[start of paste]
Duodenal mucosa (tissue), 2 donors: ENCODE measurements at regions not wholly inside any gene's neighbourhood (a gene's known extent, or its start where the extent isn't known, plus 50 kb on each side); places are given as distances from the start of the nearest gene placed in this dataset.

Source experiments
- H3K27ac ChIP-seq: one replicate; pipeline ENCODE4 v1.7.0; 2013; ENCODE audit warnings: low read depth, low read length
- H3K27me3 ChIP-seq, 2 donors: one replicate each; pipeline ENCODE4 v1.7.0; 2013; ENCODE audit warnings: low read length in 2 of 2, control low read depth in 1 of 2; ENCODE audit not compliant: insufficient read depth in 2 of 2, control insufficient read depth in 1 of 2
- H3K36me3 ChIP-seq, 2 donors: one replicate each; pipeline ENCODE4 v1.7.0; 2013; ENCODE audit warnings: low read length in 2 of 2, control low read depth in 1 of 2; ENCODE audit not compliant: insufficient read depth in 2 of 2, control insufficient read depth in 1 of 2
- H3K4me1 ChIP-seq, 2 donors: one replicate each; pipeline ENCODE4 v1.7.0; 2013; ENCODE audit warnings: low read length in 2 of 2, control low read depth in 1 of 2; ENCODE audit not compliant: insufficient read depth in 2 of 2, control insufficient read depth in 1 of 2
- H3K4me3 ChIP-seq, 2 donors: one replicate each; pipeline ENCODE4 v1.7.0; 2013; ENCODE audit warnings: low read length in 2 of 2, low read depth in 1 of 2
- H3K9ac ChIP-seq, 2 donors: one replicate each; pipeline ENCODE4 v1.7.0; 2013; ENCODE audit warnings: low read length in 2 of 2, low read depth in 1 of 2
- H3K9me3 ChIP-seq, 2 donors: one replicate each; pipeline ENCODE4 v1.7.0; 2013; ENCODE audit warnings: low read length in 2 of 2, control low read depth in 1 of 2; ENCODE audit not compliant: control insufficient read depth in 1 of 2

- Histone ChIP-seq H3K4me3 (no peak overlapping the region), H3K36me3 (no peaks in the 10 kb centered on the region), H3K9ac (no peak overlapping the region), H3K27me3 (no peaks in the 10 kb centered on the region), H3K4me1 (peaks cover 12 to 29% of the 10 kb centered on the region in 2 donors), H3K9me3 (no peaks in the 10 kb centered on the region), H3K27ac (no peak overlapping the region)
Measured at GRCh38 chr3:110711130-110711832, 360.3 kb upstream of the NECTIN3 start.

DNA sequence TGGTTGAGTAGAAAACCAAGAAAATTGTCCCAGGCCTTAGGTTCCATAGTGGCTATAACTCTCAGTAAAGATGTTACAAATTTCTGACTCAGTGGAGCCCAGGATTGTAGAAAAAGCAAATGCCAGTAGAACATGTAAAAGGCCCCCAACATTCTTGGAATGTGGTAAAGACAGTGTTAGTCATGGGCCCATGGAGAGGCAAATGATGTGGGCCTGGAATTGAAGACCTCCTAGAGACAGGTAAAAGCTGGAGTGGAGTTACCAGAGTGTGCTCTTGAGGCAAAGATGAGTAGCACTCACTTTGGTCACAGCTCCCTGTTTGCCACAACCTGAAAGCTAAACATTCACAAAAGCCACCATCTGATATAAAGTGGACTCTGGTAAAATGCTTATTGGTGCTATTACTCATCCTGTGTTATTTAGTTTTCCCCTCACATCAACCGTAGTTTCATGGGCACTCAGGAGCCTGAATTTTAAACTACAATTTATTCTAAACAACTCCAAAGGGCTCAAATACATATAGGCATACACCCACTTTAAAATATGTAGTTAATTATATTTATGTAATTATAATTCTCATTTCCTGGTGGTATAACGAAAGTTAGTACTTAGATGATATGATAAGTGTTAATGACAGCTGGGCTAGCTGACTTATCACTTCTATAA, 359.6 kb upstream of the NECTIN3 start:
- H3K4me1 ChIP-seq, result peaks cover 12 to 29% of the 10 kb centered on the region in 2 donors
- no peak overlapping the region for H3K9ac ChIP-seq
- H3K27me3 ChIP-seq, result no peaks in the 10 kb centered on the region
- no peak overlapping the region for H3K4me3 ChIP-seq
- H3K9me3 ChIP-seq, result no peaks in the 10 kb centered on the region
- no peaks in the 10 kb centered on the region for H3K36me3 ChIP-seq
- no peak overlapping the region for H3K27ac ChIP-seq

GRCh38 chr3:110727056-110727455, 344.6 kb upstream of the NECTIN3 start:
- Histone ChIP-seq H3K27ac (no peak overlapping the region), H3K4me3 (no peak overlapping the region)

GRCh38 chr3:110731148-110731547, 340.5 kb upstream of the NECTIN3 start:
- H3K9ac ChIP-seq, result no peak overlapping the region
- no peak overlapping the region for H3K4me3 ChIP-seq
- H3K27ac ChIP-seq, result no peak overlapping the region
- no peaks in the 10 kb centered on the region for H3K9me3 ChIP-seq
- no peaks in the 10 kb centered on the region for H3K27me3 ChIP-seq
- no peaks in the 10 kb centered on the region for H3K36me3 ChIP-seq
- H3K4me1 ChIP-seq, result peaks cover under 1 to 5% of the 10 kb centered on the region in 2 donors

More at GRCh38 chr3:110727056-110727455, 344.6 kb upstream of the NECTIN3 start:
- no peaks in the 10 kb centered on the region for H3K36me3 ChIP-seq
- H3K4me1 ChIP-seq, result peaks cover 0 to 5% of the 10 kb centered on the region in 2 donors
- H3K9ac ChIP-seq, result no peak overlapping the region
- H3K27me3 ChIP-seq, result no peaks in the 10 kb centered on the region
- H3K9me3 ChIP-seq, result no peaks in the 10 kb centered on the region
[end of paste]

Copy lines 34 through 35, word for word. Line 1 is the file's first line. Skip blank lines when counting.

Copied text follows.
- H3K27me3 ChIP-seq, result no peaks in the 10 kb centered on the region
- H3K9me3 ChIP-seq, result no peaks in the 10 kb centered on the region